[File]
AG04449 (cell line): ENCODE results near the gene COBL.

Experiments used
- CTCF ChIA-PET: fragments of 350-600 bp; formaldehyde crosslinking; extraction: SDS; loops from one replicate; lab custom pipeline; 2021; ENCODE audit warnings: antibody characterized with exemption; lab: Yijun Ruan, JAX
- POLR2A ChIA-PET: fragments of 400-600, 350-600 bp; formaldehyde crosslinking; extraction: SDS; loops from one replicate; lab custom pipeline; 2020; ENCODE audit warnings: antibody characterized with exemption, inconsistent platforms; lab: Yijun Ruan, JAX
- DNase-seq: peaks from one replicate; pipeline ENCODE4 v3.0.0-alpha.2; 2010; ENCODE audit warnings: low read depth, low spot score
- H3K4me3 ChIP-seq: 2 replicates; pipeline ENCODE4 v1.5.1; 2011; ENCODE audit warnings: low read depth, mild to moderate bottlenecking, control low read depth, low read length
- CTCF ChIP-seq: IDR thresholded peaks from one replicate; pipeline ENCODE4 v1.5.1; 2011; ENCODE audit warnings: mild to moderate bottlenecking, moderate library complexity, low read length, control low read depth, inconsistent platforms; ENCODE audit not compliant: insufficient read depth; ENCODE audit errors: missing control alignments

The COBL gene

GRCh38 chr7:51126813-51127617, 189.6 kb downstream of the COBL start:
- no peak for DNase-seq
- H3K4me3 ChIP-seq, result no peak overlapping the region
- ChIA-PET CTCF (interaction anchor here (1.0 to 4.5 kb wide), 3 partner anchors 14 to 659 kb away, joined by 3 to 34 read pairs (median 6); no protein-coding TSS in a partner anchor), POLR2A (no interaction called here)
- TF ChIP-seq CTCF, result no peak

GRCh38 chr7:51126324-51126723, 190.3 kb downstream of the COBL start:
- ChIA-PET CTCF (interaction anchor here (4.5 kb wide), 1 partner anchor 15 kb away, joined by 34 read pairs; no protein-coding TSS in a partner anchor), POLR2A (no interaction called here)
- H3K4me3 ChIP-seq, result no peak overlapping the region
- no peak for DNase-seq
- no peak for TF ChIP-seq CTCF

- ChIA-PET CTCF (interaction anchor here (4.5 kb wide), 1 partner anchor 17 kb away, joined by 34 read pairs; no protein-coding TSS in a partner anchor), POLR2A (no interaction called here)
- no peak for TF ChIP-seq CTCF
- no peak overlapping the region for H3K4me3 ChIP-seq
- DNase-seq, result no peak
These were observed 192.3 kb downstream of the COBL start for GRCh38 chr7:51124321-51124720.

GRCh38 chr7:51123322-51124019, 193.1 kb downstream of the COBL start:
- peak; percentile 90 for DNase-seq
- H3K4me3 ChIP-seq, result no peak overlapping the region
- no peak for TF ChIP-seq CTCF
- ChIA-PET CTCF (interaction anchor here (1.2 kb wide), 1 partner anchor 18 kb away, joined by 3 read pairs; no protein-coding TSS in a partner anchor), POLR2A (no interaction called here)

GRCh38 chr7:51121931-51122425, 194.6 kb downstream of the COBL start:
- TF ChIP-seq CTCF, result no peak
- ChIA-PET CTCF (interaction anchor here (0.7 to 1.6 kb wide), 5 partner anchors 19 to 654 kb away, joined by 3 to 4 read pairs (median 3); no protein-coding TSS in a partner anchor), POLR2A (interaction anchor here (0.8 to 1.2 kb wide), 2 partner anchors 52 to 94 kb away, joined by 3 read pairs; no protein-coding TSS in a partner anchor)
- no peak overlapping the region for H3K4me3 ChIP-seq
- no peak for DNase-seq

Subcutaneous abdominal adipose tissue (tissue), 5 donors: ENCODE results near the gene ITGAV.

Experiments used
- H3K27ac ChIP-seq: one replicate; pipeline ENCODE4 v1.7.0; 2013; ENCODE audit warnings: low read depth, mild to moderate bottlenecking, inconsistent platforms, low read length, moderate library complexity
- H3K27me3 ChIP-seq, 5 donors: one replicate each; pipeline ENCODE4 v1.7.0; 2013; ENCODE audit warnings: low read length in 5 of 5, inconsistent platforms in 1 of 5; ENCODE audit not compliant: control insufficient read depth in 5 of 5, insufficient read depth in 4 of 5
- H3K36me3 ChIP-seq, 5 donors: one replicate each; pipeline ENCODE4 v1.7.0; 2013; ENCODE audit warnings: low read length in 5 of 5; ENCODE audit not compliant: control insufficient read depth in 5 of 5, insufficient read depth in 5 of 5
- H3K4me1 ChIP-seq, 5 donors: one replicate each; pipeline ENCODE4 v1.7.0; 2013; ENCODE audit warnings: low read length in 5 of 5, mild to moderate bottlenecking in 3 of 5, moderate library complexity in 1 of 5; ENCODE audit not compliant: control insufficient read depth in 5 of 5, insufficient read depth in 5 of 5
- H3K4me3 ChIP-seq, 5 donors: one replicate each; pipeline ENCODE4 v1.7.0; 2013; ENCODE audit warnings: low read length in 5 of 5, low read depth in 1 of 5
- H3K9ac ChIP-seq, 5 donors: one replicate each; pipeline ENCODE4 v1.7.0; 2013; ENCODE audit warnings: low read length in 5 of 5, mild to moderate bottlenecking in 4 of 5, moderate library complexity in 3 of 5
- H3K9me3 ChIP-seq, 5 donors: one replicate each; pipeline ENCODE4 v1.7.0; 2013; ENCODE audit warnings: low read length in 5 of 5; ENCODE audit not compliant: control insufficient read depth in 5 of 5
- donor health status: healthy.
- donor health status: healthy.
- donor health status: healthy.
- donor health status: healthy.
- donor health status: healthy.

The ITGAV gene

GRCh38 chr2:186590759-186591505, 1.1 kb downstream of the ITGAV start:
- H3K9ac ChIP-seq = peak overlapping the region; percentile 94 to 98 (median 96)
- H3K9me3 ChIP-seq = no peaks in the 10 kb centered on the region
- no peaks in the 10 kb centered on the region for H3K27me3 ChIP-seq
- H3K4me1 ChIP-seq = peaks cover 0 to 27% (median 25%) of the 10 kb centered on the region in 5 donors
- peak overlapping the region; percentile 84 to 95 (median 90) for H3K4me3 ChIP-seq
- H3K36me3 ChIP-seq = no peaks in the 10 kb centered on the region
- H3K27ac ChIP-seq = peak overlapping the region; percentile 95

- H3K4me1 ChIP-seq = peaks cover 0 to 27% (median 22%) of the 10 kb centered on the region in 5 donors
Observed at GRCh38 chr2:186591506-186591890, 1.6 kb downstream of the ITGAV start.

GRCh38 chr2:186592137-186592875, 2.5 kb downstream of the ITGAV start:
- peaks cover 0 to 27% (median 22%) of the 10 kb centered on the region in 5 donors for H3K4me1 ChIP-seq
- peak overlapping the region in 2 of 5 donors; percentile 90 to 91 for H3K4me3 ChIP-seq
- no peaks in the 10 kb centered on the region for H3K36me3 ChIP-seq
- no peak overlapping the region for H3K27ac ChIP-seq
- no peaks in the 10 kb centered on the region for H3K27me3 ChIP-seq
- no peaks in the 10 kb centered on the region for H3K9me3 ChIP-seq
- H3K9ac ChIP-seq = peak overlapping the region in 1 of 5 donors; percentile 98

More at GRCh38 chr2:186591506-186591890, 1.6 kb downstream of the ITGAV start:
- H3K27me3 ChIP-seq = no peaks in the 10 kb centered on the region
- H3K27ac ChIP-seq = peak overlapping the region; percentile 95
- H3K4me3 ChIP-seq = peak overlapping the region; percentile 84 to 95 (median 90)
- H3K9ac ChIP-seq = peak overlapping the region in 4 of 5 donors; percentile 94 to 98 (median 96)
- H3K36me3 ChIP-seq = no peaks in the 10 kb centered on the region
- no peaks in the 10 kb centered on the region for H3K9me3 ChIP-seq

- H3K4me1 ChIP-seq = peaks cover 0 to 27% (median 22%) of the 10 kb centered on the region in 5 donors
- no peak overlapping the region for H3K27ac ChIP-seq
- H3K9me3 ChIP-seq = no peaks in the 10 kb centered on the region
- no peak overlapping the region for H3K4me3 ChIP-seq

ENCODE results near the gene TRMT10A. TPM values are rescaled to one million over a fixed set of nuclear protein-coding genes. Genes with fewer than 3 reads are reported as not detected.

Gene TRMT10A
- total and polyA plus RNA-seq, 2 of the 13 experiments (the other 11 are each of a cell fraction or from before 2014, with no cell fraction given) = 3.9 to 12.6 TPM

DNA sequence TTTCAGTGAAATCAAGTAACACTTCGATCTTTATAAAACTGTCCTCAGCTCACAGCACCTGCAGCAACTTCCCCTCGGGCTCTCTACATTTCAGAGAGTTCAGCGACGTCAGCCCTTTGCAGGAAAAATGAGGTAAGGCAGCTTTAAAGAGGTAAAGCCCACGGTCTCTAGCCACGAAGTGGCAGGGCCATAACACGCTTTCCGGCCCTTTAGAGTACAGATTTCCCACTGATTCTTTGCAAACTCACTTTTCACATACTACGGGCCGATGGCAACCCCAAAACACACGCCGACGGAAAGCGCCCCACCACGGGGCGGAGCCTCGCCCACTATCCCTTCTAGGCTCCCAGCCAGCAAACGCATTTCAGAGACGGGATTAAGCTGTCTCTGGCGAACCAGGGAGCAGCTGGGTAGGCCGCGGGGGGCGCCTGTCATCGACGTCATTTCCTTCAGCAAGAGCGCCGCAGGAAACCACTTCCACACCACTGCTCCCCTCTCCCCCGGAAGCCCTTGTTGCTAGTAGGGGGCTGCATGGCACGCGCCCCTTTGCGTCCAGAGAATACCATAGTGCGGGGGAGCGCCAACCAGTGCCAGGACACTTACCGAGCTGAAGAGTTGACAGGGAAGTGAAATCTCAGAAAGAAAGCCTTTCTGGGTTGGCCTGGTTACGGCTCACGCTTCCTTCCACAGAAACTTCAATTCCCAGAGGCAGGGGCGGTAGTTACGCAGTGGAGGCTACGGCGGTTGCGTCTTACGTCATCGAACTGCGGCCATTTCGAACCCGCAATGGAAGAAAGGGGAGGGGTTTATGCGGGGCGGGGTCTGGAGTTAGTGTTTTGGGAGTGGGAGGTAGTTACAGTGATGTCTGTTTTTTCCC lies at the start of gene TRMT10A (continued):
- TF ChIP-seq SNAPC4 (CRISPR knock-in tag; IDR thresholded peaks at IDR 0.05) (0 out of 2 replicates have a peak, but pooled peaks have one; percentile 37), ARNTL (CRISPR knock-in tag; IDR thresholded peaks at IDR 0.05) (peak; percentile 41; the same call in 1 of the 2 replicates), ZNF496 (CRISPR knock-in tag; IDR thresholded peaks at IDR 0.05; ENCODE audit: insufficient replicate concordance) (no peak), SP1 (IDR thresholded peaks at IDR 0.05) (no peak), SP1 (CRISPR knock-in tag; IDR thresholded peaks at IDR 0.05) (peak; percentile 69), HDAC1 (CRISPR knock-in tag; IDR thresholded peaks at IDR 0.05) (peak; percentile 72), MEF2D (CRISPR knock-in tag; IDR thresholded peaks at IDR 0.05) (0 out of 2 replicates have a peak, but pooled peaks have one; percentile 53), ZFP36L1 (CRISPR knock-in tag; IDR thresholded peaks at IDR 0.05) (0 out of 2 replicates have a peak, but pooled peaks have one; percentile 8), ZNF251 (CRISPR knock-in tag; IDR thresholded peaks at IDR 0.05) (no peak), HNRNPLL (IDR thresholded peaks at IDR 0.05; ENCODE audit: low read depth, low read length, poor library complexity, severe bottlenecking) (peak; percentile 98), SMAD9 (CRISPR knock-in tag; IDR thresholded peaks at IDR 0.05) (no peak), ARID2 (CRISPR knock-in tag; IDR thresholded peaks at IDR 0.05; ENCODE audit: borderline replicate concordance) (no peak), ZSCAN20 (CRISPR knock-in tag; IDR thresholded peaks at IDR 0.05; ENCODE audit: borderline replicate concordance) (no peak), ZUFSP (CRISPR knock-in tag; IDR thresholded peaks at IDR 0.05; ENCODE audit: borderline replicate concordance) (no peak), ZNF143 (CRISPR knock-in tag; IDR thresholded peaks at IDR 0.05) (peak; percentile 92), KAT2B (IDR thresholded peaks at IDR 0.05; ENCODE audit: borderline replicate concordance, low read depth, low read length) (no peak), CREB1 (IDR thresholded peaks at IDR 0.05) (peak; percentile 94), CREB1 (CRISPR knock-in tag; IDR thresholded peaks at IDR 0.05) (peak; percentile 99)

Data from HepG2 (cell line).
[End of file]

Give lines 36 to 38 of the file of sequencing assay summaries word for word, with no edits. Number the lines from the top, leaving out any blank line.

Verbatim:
- H3K27ac ChIP-seq: one replicate; pipeline ENCODE4 v1.7.0; 2013; ENCODE audit warnings: low read depth, mild to moderate bottlenecking, inconsistent platforms, low read length, moderate library complexity
- H3K27me3 ChIP-seq, 5 donors: one replicate each; pipeline ENCODE4 v1.7.0; 2013; ENCODE audit warnings: low read length in 5 of 5, inconsistent platforms in 1 of 5; ENCODE audit not compliant: control insufficient read depth in 5 of 5, insufficient read depth in 4 of 5
- H3K36me3 ChIP-seq, 5 donors: one replicate each; pipeline ENCODE4 v1.7.0; 2013; ENCODE audit warnings: low read length in 5 of 5; ENCODE audit not compliant: control insufficient read depth in 5 of 5, insufficient read depth in 5 of 5